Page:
Italian Comfort Food: Sunshine in the form of Polenta

It’s winter, and a lot of recipes for root vegetables and stews are popping up, but it’s gross outside. The thought of a taste of summer was enticing, but an even better idea was a taste of another country!

I love polenta with a capital L. To be honest, I’ve heard the name often, had a hard time finding it in cookbooks (ridiculous!) and stores, haven’t seen it on menus anywhere and thanks to the invention of Wikipedia, I started playing around and making it myself. How bloody elusive it was, like some type of magical foodstuff unicorn. It’s actually a good thing that it was and I was forced to innovate, because the store-bought stuff in a tube has a bad reputation. Years later now, the recipes that I’ve actually found are usually plain and boring. Salt, water, cornmeal. Yawn!

This is really a basic formula that you can tinker with, but my finished product pretty much sang “I LOVE ITALY!” in falsetto (and in Italian). There’s a lot of stirring and watching and adding to be done, much like a risotto, but it’s so easy and the taste is worth it. Whether you try this served fresh and creamy, or sliced into wedges and fried after it sets, there isn’t a bad time for this stuff. Time for a little zazz!


Polenta con Amore
serves 8 to 10 as a side dish

2 cups of cornmeal
8 cups of sodium-reduced stock (chicken or veggie) OR
8 cups of water and broth powder (follow the instructions) if you’re in a pinch
1/2 cup finely grated Parmigiano Reggiano or other hard Italian cheese
1 tbsp lemon zest and a tiny squeeze of lemon juice
Several chunks of sun dried tomatoes and 2 tbsp oil from the jar
1 head of roasted garlic (this is a moderate amount. I used more, as always)
1 tbsp extra virgin olive oil or oil left over from roasting the garlic
2 tbsp fresh basil leaves, cut into thin strips
1 tbsp butter


Golden goodness!

Bring 2 cups of the stock to a gentle boil in a heavy-bottomed pan and add the cornmeal all at once. It's going to turn into a paste, so drop in another 2 cups and stir until it becomes thick (there WILL be lumps. Don't freak out!). Stir it a lot. In about 5 minutes, add 2 more cups of stock.

Lumpy bumpies.

Just smooth it all out...add more liquid if you need to.

I love cheese addition.

Here's a lesson in Parmigiano Reggiano math: Grate a lot of it. Does it look like enough? Good. Then do some more! Add it into the simmering pan along with the butter. Together they make the polenta rich and creamy.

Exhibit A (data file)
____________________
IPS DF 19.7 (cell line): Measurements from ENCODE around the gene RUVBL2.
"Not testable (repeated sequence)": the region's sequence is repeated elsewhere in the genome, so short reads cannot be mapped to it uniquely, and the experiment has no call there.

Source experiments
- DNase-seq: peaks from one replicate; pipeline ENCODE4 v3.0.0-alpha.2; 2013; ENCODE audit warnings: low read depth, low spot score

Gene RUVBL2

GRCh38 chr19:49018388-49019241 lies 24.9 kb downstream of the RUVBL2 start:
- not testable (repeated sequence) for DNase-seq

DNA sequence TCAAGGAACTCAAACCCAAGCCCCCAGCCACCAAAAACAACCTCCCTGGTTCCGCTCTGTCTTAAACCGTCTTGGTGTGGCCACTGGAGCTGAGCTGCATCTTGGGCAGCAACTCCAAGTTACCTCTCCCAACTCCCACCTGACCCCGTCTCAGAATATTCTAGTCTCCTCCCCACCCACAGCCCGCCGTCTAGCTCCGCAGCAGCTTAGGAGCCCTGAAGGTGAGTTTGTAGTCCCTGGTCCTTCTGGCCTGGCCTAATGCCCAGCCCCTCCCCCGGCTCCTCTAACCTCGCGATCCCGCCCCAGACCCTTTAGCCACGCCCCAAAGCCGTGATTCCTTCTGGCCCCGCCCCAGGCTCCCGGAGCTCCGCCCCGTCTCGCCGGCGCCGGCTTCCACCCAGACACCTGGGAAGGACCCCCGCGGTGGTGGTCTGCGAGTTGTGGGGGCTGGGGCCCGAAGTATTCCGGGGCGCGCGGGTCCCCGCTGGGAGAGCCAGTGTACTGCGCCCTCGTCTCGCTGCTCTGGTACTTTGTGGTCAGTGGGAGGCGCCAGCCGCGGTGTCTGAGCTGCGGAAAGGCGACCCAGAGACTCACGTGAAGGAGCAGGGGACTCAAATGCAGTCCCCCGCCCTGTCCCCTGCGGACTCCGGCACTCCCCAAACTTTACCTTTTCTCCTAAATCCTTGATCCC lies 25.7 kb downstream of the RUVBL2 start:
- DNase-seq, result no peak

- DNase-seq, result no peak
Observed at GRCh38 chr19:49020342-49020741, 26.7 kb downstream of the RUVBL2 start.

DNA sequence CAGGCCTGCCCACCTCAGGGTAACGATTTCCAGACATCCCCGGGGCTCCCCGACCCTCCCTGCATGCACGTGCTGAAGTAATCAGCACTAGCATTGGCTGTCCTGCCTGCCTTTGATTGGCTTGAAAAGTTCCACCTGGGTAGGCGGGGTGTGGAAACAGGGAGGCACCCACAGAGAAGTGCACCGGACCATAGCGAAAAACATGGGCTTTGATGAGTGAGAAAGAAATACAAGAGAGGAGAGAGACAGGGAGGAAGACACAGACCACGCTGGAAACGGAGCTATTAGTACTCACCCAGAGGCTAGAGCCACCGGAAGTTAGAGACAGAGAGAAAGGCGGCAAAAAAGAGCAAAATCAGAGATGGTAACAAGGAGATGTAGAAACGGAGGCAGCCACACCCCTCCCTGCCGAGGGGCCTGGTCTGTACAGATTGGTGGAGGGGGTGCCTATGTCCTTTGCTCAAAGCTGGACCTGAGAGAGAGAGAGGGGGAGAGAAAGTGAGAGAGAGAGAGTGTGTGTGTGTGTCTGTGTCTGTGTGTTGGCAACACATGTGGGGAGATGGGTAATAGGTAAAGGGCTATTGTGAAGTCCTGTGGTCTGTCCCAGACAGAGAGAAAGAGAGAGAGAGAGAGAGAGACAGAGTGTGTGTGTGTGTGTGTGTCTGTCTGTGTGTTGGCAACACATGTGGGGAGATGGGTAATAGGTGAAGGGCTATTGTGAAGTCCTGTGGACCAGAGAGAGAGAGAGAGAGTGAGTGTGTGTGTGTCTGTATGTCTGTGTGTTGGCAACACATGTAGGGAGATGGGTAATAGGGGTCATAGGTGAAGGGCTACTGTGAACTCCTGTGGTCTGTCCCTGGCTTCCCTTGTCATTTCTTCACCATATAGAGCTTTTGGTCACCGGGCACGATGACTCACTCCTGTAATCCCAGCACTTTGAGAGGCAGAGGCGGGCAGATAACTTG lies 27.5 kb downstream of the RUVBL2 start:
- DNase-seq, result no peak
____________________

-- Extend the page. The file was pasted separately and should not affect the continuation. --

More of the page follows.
This smelled amazing!

In the meantime while the pan is simmering away, get your ingredients ready if they aren't yet. Shred the basil, zest the lemon, squish out the garlic, and stir the polenta occasionally. If you aren't flying by the seat of your pants, you can stand there, mix the polenta more, and feel all smug. Gradually stir in all of the stuff you just handled, as well as the oils until they're well blended. Add the rest of the stock. Stir some more!

Watch me try to pan-flip this baby. All in the wrist...

After about 20 minutes total cooking time, your polenta should get a thick and creamy consistency. This is how it sets after cooling on the stove for about an hour. Keep it in the fridge overnight and you'll be able to throw it like a frisbee. Don't do that, though, unless someone is lying on the floor with their mouth open and trying to catch it.

Fried corn with cheese. What's not to like?

Pan-fried in olive oil. Quick and easy!


I’m completely satisfied with how this turned out and don’t have any notes or revisions. You know what they say about practice…

Eat well!

Kari

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This entry was posted in Appies & Sides, Gluten-free, Vegetarian and tagged . Bookmark the permalink.

2 Responses to Italian Comfort Food: Sunshine in the form of Polenta

  1. Mia says:

    OOOOH OM NOM NOM!!!! Looks like a good recipe, I’m gonna have to try it.
    I tried making polenta once and it was pretty much bombed. I found some at that Dollar Grocers place on commercial, we should go there. That’s also where they have that awesome Portugese bread.
    <3!

    • kchellouf says:

      Oooh, we can make that the next time you come over, or I can bring the stuff to your house. Polenta (like most things) is best when made from scratch, so I can teach you. It’s time consuming, but easy peasy and soooo good!! ❤

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